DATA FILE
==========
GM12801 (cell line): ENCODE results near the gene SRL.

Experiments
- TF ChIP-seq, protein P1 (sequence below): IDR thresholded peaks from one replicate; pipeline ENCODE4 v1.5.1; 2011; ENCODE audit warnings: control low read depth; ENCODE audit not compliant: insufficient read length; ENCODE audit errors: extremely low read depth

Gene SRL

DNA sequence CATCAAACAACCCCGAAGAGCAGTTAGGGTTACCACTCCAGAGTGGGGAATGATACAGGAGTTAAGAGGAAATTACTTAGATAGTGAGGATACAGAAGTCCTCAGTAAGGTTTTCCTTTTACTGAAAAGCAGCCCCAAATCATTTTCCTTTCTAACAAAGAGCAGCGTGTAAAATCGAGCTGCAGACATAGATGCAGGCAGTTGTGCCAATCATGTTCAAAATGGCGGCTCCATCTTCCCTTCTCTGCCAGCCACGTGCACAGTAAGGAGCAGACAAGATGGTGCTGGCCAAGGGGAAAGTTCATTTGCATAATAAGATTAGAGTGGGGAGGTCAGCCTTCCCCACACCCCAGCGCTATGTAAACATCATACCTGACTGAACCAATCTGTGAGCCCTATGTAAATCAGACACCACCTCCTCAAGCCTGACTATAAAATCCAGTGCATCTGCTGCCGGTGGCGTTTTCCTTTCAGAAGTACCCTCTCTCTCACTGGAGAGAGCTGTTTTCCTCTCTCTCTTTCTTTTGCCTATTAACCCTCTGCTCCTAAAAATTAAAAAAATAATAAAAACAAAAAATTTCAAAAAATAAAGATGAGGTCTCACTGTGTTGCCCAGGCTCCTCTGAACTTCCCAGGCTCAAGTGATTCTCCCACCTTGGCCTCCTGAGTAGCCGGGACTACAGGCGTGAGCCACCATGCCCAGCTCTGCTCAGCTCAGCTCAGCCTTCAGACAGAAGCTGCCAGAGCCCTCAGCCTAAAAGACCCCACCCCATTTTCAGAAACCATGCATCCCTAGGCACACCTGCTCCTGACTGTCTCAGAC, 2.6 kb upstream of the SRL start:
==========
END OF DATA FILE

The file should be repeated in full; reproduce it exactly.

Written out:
GM12801 (cell line): ENCODE results near the gene SRL.

Experiments
- TF ChIP-seq, protein P1 (sequence below): IDR thresholded peaks from one replicate; pipeline ENCODE4 v1.5.1; 2011; ENCODE audit warnings: control low read depth; ENCODE audit not compliant: insufficient read length; ENCODE audit errors: extremely low read depth

Gene SRL

DNA sequence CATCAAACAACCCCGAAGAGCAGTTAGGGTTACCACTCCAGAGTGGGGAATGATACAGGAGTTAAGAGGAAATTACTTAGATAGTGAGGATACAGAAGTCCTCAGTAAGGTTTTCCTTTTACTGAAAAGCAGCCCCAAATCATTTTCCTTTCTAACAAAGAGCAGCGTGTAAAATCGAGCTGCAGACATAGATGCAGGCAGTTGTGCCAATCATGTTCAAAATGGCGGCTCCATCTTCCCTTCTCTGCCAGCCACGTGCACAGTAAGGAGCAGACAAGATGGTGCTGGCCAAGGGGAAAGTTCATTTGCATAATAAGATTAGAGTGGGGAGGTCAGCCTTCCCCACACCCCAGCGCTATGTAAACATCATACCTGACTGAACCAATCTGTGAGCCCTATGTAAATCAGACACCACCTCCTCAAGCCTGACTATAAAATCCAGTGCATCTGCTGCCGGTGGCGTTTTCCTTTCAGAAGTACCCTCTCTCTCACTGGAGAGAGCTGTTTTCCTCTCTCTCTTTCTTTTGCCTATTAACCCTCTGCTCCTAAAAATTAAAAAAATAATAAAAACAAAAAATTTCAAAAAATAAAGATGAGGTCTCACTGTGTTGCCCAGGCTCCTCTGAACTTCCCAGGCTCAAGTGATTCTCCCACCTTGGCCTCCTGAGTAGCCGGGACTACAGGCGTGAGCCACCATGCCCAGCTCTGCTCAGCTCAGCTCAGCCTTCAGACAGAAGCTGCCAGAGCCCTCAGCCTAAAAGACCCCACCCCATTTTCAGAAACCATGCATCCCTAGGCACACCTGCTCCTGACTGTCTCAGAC, 2.6 kb upstream of the SRL start: